Weekly Indigenous Film Series: "Dance Me Outside" (McDonald, 1995)


Join Artist-in-Residence with our Department of Integrated Studies in Education (DISE), Lori Beavis, every Thursday, 4pm-6pm for our Weekly Indigenous Film Series. The series will feature documentaries and feature films by Indigenous filmmakers, screened in Education Building room 233 (EDUC-233), 3700 McTavish.

Dance Me OutsideThursday March 23rd, 4-6pm | Education Building, rm 233, 3700 McTavish


Dance Me Outside is a 1994 drama film directed and co-written by Bruce McDonald. The film is based on a book of short stories written by W.P. Kinsella. This Canadian drama (written and directed by non- Natives) examines the tension between two cultures from an Indigenous perspective. Silas Crow, who lives on a Northern Ontario reserve, wants to take a mechanic's course in Toronto with his friend Frank Fencepost. But before he can enroll, the teen must write a short narrative describing his home. The film is a series of vignette's from Crow's narrative. The vignette's are alternately funny and poignant.

This will be an interestingly problematic film for us to end the film series with.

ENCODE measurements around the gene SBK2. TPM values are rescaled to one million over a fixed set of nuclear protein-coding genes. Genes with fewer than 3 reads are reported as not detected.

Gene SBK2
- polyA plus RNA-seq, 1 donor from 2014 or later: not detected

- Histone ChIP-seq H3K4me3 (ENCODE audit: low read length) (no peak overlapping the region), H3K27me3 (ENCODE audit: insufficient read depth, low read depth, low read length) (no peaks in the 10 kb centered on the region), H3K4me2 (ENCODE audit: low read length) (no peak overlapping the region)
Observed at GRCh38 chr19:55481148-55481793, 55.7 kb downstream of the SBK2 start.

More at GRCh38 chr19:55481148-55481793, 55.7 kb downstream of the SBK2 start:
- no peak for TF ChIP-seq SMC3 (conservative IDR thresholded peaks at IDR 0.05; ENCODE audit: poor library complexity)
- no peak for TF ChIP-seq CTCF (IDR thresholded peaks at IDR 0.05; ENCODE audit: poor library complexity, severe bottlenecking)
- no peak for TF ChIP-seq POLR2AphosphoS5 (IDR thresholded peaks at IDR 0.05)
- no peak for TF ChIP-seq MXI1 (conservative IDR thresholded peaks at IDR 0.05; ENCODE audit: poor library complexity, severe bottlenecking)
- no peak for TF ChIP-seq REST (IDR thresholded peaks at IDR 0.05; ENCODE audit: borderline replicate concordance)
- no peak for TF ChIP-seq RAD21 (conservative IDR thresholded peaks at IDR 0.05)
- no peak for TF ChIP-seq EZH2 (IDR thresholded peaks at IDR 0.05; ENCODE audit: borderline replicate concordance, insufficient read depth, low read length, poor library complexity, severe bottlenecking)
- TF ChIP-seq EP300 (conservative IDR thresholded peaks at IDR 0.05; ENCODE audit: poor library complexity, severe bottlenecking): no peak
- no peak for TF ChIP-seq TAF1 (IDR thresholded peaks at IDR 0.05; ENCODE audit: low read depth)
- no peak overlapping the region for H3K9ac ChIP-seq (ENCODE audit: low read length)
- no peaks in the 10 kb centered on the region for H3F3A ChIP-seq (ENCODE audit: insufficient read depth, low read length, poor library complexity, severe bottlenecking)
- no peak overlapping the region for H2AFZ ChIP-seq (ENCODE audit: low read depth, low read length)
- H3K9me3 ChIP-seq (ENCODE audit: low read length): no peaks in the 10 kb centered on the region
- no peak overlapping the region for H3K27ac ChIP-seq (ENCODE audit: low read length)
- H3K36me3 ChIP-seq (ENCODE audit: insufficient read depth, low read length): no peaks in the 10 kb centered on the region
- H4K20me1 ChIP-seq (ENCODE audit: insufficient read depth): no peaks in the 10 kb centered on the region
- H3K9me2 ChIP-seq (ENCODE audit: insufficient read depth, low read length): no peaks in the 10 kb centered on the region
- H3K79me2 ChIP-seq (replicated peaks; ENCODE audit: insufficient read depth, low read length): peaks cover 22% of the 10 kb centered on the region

Set on the Kidabanesee reserve in Northern Ontario. Silas Crow (Ryan Black) is a young man confused about his direction in life; he wants to take an automobile mechanic's course in college, but is uncertain whether he should apply. Frank Fencepost (Adam Beach) is Crow's best friend, and Sadie Maracle (Jennifer Podemski) is his girlfriend. Events are set in motion when a young girl from the reserve is murdered by Clarence Gaskill (Hugh Dillon), a white man who gets off with a light sentence, prompting the community to demand vengeance.

According to the Canadian Encyclopedia, W. P. Kinsella's literary output primarily consisted of two cycles of work dealing with two fictive universes: those dealing with baseball and those depicting the indigenous people of Canada. Kinsella's first published book was called Dance Me Outside (1977), which was a collection of seventeen short stories narrated by a young Cree, Silas Ermineskin, who describes life on a First Nations reserve in Kinsella's native Alberta. A later collection of similar stories, The Fencepost Chronicles, earned Kinsella the Stephen Leacock Memorial Medal for Humour. Kinsella was criticized for writing from the point of view of Native people, appropriating their voices.